The pope welcomes the French translation of a book on the Congolese missal

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Pope Francis writes the preface to the French translation of the book “Pope Francis and the Roman Missal for the Dioceses of Zaire”, written by Sister Rita Mboshu Kongo and published by the Vatican publishing house.

By Lisa Zengarini

Pope Francis has written the preface to a French translation of a book by a Congolese nun on the Missal for the Zairian use of the Roman Rite, which was presented to the Vatican on Monday.

The Missal for use in former Zaire (now Democratic Republic of Congo – DRC) was introduced after the Second Vatican Council to adapt the Roman liturgy to the Congolese language and culture, as required by the Constitution”Sacrosanctum Conciliumon the Holy Liturgy (1963).

The author

Titled “Pope Francis and the Roman Missal for the Dioceses of Zaire,” the book was written by Sister Rita Mboshu Kongo and edited by the Vatican Publishing House (LEV).

The publication comes against the backdrop of Pope Francis’ apostolic trip to the African country in early July, which had to be postponed due to his persistent knee pain.

The only “inculturated” Roman missal since Vatican II

In his preface, Pope Francis salutes the book, emphasizing “the invaluable contribution of the liturgy, ‘source and summit of the activity of the Church’, in the transmission of the faith” that the Congolese people have inherited from their ancestors.

He further notices that the Roman Missal for the Dioceses of Zaire is the only “inculturated” Roman missal born of the liturgical reform of the Second Vatican Council.

“The Congolese rite of the Eucharistic celebration is certainly the fruit of missionary preaching under the African sun and which was gathered at dawn. In its triple fidelity to the faith and to the apostolic tradition, to the intimate character of the Catholic liturgy itself, and finally to the religious genius and to the African and Congolese cultural heritage, the Roman Missal for the Dioceses of Zaire is the only “inculturated” Roman Missal, born of the liturgical reform of Vatican II.

Noting that the Missal for the use of Zaire is the “fruit of long years of research, experience in the field and fruitful collaboration between the Holy See and the Church in the Congo”, Pope Francis stresses that it ” has perfectly achieved the objectives assigned to it.”

“The “Roman Missal for the Dioceses of Zaire” allows the Congolese to pray in their language, with their body and their soul, and to use symbols that are familiar to them.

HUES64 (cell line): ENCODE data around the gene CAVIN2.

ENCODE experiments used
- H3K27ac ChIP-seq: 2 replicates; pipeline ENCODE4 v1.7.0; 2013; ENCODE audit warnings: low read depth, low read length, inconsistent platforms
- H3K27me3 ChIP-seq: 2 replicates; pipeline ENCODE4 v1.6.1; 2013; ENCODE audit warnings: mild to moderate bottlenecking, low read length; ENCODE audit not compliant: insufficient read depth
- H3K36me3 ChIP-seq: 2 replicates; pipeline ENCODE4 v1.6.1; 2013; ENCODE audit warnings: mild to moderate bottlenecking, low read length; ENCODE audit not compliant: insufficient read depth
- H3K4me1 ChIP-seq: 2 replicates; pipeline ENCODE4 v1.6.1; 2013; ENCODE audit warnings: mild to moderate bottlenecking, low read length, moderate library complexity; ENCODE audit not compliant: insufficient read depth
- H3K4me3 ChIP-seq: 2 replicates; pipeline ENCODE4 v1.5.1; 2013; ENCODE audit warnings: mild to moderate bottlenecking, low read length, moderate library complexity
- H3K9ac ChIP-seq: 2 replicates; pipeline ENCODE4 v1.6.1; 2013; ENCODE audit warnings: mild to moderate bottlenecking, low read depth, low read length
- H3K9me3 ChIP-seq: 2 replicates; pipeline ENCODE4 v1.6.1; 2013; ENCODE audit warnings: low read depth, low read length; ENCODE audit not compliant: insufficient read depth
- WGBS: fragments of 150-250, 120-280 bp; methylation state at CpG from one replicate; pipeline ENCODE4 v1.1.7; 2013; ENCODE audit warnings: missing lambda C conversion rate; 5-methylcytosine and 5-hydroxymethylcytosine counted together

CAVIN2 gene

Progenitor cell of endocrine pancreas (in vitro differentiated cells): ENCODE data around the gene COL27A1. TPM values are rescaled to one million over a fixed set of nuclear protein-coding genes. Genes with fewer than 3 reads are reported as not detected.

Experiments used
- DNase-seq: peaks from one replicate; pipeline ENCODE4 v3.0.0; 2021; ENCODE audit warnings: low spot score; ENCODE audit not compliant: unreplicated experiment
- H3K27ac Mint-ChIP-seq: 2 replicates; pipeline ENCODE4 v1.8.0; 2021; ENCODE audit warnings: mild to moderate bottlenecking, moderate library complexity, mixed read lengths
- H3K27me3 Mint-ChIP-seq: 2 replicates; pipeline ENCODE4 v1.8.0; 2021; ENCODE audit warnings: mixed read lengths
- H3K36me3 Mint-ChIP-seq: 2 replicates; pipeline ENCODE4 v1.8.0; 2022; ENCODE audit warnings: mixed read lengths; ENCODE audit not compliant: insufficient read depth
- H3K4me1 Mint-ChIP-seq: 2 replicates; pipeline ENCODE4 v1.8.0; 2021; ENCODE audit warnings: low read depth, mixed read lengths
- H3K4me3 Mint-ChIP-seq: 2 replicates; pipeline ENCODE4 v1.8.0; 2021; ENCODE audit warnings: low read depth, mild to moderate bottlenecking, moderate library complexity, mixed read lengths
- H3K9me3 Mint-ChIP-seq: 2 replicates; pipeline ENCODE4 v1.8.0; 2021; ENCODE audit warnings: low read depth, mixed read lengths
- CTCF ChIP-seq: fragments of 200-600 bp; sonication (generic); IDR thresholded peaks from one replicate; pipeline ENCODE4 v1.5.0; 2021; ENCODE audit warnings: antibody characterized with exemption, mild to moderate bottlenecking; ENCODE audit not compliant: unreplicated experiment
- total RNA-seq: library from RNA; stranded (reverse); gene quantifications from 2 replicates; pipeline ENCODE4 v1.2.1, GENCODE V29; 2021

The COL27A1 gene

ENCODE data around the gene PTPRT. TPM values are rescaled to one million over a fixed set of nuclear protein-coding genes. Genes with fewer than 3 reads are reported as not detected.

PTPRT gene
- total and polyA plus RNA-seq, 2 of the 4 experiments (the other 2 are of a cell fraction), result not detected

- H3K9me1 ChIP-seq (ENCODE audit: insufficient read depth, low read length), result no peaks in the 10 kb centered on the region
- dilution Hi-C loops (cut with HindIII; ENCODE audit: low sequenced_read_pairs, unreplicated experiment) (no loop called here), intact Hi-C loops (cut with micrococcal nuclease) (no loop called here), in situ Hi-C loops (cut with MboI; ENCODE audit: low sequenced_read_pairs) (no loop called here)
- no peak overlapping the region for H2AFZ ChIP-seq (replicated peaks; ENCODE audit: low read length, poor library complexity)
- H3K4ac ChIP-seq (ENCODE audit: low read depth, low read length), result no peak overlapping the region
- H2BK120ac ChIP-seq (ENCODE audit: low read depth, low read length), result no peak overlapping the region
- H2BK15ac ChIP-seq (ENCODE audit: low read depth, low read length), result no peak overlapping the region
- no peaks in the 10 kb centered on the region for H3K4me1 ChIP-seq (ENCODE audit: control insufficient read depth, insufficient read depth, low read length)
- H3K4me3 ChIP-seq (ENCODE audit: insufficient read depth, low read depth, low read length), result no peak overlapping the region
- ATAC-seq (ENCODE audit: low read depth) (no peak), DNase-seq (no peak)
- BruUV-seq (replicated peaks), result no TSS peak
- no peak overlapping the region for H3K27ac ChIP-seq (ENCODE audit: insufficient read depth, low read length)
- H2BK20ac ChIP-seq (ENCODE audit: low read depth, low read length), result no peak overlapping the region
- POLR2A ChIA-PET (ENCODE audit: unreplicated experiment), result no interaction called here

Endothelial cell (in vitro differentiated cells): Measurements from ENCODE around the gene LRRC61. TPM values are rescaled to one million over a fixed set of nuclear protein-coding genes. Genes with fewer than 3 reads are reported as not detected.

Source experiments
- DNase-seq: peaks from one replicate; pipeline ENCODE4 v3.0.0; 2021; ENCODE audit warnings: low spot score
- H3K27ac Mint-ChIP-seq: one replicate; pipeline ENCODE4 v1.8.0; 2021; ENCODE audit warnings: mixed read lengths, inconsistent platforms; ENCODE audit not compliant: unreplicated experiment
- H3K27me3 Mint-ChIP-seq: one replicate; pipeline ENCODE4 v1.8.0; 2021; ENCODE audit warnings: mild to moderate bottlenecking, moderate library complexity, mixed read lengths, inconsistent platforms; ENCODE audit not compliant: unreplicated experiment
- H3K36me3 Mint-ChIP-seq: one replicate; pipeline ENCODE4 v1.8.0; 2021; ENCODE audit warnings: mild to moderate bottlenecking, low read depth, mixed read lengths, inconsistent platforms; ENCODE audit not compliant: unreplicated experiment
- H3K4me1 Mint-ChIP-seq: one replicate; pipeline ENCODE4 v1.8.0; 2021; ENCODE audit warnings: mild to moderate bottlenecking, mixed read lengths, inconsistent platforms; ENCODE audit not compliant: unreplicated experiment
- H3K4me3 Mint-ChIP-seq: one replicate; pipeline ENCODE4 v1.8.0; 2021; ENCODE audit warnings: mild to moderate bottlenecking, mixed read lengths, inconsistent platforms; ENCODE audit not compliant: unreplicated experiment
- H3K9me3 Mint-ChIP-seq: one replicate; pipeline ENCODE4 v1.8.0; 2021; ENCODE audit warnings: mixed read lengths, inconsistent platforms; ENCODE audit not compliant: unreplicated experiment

A model for other churches

The Pope therefore proposes the Congolese rite of the celebration of the Eucharist as “a model for other Churches which seek an appropriate liturgical expression for the inculturation of the Gospel”.

“The immense importance of a culture marked by faith cannot be ignored. Faced with the onslaught of contemporary secularism, an evangelized culture, despite all its limitations, has many more resources than the simple sum of believers. An evangelized popular culture contains values ​​of faith and solidarity capable of encouraging the development of a more just and believing society, and possesses a particular wisdom which must be gratefully recognized.

Concluding his preface, Pope Francis invites the Congolese Church to engage in the same way in the translation and adaptation of the rites of the sacraments and sacramentals, as requested by Pope Saint John Paul II during the ad limina Apostolorum visit to Rome by the Congolese bishops in 1988.

The Pope celebrates Mass for the Congolese community in Rome on July 3

Following the announcement of the postponement of his trip to the African countries of the DRC and South Sudan, Pope Francis said he would celebrate Mass in St. Peter’s Basilica for the Congolese community in Rome on July 3, day when he was to celebrate Mass in the Congolese language. capital Kinshasa.

A Christian Nation

90% of the Congolese are Christians, or some 81 million people, with Catholics representing 33% of the country’s population.

The origins of Christianity in the country date back to the late 15th century, when King Kongo Nzinga Nkuwu was converted by Portuguese missionaries. The last pope to visit the DRC, then called Zaire, was John Paul II in 1985.

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